exlibrismcp on LibraryThing 5 months ago
Following an injury to a rookie firefighter caused by his misjudgment, Aidan O'Neill is suspended by his commander only to be quickly called back when the city is struck by a rash of intentionally set fires. Along with battling the constant fires and helping search for the arsonist, he must struggle to regain his confidence, deal with the abrupt departure of his girlfriend all while still hunted by the death of his father in a fire-fight several years earlier. Although the book offers an interesting glimpse into the world of fire-fighting, the multi-directional angst bombarding the main character is a little much for a short novel of only 191 pages. The story line has just enough twists and turns to keep the reader interested in staying around long enough to learn the final outcome. As for character development, Grady does a fair job with the major players, but some of the minor ones were dwelt upon just long enough to make them seen important yet not fleshed out enough to remain readily distinguishable from one another. All in all, I regard this as a decent, but not out-standing book. Written by a veteran fire-fighter the scenes describing the actions and behaviors of a fire are quite poetic in nature. This unfortunately leaves other scenes in the book bland in comparison.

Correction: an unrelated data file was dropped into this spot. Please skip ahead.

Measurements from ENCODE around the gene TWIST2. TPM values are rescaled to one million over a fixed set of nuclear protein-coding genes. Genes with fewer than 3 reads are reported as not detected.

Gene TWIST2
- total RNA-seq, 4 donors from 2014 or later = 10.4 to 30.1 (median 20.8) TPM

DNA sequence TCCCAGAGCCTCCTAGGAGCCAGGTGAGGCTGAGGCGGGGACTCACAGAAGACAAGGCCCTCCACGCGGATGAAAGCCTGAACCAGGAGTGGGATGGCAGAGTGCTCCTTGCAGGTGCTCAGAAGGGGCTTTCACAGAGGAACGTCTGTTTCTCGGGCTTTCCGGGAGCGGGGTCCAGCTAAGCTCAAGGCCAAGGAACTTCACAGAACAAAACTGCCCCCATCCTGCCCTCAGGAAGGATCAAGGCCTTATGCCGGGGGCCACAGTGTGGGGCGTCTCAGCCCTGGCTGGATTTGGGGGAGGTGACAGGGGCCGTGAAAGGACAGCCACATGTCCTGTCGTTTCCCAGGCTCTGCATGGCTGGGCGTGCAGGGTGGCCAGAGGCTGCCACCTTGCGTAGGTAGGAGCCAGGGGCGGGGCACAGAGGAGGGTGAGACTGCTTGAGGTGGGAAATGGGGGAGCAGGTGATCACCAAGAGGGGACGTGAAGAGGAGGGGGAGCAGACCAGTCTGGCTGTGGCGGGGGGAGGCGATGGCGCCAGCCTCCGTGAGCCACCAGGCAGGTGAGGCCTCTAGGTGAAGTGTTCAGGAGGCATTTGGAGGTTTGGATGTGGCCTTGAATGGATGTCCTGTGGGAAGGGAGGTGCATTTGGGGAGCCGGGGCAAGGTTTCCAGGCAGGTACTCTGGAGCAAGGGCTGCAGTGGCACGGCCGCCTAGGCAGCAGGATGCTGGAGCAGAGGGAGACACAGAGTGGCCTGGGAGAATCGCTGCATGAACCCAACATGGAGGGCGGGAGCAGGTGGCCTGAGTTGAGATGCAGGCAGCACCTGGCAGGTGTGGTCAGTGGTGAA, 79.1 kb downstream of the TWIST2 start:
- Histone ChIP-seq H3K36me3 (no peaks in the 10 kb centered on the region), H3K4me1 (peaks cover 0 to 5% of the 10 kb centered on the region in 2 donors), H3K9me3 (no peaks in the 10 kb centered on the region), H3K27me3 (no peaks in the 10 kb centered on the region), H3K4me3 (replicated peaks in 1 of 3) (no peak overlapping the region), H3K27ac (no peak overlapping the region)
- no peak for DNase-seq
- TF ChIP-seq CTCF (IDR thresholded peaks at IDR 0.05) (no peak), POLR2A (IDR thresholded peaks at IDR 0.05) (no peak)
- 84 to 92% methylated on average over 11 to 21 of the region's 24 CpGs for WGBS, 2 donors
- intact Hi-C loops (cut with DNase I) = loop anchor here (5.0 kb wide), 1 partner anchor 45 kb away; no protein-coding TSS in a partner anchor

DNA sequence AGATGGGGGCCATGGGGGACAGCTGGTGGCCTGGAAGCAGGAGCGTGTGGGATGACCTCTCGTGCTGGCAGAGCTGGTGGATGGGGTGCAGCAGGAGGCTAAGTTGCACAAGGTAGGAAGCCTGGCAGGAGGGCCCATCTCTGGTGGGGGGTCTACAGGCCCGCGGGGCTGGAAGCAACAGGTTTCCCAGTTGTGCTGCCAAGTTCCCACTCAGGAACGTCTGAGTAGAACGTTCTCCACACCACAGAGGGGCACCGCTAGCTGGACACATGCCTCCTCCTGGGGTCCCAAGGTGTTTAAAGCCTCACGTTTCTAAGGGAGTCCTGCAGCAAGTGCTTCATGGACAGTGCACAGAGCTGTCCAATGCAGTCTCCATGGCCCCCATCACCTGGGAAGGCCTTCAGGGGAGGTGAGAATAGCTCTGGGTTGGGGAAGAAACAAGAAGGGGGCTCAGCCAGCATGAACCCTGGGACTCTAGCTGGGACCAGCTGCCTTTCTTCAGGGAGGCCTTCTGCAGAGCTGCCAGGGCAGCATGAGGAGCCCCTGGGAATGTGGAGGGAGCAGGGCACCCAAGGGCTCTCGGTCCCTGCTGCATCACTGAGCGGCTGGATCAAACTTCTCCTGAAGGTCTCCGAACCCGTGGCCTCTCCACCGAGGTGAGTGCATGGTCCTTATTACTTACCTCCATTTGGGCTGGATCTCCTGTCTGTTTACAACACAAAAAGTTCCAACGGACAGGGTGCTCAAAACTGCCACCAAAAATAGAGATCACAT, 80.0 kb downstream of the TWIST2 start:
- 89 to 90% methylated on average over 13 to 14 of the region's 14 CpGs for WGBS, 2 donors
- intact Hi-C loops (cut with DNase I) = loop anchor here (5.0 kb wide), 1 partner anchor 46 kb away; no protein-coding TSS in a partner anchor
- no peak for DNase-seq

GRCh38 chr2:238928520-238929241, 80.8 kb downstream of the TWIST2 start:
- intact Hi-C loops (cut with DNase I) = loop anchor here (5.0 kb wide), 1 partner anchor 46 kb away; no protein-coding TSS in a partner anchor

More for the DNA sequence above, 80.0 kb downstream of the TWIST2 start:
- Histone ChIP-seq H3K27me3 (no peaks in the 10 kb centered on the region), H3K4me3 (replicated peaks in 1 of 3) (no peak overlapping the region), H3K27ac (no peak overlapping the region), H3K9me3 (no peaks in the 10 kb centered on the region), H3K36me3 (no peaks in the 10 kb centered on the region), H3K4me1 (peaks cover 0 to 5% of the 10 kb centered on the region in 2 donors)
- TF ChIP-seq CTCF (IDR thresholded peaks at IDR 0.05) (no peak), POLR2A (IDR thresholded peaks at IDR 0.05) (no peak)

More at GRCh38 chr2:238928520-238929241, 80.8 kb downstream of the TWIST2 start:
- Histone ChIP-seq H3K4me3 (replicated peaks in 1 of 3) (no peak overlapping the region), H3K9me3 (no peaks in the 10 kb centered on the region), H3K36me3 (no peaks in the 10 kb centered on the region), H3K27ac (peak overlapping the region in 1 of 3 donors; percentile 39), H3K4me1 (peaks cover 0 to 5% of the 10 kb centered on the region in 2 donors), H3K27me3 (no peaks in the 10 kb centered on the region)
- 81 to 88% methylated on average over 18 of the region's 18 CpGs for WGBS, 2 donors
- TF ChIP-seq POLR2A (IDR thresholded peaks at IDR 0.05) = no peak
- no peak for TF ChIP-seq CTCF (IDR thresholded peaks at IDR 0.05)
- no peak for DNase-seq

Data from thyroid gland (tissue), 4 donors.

PermaSwooned on LibraryThing 5 months ago
I really enjoyed this book, mostly because of the descriptions of the firefighting scenes. Really, it has the best description of how step by step the firefighters coordinate and fight a fire. This was the author's first book, so I'll be looking for future writing to see how he's progressed.
Anonymous More than 1 year ago
Ok read. DW
Anonymous More than 1 year ago
Anonymous More than 1 year ago
One of the best books I've read in a very long time!
Anonymous More than 1 year ago